No matter what industry your business-to-business (B2B) company is targeting, a single customer conversion is likely to have relatively little impact on your trajectory. When you’re dealing directly with other companies, the ability to retain them as customers for the long-term tends to have a direct impact not just on your bottom line but also on your growth. It minimizes the outlay for converting consumers for the first time over and over and it’s also a more convenient experience for the consumer.
As lucrative as retention can be, it is also rather elusive. Businesses spend a significant amount of their capital trying, failing, and occasionally succeeding in unlocking repeat customers. There’s no guaranteed route to success, but there are some actions that can help your salesforce to nudge your B2B demographic to keep returning to your enterprise.
We’re going to dive a little further into a handful of these.
Understand Your Consumers
A problem many businesses run into when trying to unlock repeat purchases is they just assume what it is about their company bringing consumers back. While it might seem logical for certain elements to be attractive to other businesses, it’s important to remember these consumers can be quite picky. Not to mention each business has its unique perspectives, challenges, and priorities that will inform what they need from your company. As such, your first step is to learn more about your consumers.
An important point of data to collect is their pain points. These are the various areas of challenge consumers are seeking to address with your product. It can also refer to the hurdles with the sales experience that can push consumers away from your site, like support and process pain points. This isn’t generally information you can gain from quantitative market research, as these types of challenges and preferences can be too nuanced to be captured reliably through surveys. As such, your best approach is to seek qualitative feedback.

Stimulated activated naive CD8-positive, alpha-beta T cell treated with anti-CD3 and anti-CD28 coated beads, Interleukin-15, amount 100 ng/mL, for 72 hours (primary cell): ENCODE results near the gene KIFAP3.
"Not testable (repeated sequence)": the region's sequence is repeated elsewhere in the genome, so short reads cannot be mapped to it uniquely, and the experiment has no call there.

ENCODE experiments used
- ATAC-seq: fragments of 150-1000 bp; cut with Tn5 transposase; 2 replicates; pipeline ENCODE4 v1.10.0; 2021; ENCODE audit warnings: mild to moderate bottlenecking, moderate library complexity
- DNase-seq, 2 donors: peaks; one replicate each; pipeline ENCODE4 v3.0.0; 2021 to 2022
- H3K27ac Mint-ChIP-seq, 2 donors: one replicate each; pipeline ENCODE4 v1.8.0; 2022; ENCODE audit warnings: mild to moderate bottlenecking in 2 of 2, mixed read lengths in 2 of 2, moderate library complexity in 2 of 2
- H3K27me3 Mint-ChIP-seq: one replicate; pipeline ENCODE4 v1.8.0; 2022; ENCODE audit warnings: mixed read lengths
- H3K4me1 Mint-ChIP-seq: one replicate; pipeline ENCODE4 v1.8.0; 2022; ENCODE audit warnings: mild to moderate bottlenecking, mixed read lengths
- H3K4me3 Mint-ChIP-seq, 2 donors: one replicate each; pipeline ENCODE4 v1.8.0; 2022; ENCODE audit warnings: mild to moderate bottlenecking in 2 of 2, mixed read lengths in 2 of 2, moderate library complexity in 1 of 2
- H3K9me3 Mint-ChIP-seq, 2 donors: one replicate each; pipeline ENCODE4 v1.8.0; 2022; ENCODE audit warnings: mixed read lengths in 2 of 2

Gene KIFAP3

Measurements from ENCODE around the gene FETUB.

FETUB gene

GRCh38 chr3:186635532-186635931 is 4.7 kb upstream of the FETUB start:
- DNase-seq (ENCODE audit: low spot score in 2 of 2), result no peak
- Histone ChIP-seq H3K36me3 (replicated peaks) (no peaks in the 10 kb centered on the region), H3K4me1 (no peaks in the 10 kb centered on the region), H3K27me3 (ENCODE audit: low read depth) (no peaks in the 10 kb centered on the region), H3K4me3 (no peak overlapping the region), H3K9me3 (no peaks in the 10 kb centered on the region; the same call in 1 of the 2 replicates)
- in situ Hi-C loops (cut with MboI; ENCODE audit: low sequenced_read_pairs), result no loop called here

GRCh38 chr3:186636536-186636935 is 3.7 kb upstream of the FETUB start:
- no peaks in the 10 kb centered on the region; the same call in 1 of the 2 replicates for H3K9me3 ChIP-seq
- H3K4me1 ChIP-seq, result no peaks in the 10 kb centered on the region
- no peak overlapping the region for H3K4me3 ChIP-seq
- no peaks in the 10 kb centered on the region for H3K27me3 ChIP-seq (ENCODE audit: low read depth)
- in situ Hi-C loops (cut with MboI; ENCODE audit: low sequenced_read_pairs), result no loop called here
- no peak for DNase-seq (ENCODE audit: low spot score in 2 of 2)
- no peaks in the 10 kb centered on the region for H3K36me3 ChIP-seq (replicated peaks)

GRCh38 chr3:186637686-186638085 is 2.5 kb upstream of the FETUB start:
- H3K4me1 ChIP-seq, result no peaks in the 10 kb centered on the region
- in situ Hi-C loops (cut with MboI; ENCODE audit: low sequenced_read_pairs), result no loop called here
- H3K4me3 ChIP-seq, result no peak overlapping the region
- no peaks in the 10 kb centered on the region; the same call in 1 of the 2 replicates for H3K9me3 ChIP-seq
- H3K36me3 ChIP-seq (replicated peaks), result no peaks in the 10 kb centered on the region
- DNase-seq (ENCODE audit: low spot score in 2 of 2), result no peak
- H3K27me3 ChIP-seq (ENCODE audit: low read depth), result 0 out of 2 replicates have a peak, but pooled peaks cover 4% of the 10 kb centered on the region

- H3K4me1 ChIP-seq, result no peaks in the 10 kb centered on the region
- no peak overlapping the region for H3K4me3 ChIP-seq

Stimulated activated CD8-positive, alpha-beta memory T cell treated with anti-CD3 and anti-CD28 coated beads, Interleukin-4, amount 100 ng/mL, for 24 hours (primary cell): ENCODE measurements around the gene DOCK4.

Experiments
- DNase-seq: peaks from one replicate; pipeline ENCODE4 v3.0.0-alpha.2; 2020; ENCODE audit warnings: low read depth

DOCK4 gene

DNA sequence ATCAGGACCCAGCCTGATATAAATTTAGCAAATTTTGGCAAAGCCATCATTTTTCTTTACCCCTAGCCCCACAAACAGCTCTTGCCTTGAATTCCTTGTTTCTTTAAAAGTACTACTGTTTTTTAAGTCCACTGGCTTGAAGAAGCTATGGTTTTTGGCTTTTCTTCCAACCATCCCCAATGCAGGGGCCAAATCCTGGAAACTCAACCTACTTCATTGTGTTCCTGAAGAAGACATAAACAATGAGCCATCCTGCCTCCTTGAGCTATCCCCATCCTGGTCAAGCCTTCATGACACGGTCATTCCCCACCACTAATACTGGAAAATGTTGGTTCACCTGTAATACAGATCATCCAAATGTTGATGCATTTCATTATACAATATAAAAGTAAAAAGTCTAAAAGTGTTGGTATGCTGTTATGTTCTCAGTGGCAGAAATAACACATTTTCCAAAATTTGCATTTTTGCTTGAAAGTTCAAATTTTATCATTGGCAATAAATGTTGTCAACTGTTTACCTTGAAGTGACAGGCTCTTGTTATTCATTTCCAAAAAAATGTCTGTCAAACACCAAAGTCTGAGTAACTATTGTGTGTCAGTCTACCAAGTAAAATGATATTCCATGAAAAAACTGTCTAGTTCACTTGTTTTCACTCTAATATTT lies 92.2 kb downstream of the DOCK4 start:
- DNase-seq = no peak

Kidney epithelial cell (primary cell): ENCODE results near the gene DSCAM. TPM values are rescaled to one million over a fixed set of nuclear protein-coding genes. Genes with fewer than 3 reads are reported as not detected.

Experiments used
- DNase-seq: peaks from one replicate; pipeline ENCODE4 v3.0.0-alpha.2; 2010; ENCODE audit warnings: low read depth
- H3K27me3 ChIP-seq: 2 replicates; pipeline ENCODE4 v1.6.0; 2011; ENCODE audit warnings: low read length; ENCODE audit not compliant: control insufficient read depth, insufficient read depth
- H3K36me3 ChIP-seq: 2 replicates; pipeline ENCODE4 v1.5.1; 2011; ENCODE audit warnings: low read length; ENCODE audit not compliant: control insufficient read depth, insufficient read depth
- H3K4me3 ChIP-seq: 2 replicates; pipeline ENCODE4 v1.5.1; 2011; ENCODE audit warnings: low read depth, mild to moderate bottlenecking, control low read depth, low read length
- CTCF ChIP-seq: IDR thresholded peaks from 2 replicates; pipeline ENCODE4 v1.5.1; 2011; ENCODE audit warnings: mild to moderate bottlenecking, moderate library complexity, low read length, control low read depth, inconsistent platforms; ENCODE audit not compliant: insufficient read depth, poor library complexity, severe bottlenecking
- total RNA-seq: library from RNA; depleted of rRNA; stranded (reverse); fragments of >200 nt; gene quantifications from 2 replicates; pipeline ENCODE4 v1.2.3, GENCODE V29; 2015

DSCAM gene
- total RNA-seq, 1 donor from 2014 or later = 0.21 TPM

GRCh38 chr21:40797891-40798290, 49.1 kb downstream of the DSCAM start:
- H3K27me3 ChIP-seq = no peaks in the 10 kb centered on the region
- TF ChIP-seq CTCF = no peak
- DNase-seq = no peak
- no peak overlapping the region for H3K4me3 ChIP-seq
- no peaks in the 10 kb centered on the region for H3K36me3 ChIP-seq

Direct contact with your consumers is often the best way to obtain this information. Ask them open-ended questions about their challenges and give them space to both discuss these further and also enlighten you about pain points you may not have previously considered. It’s important to talk to your sales staff about this, too. They spend every day interacting with your consumers and there’s a good chance they’ll have insights into specific needs and issues that you can help address to keep customers coming back to your business.
One thing that is likely to be true about all your B2B customers is they are extremely busy. They have a business of their own to run and are juggling their various priorities. A company whose processes add additional complications to their activities is unlikely to see their repeat patronage. You should therefore consider carefully how you can prioritize convenience for your consumers.
An approach that is seeing greater popularity in this regard is the subscription business model. If you’re offering perishable goods to businesses, this can take the form of an automated replenishment system that predicts their usage and provides shipments without them having to come back to make orders. If you offer a service — software development, for instance — you can take the approach of offering a subscription over outright ownership. While there can be valuable assets gained from an ownership model, this only tends to result in a single purchase for your company and limited value for the consumer. When your customers become subscribers, on the other hand, they have the convenience of not just receiving a product but continued support and access to any updates. Your business also gets regular repeat income with minimal additional sales outlay.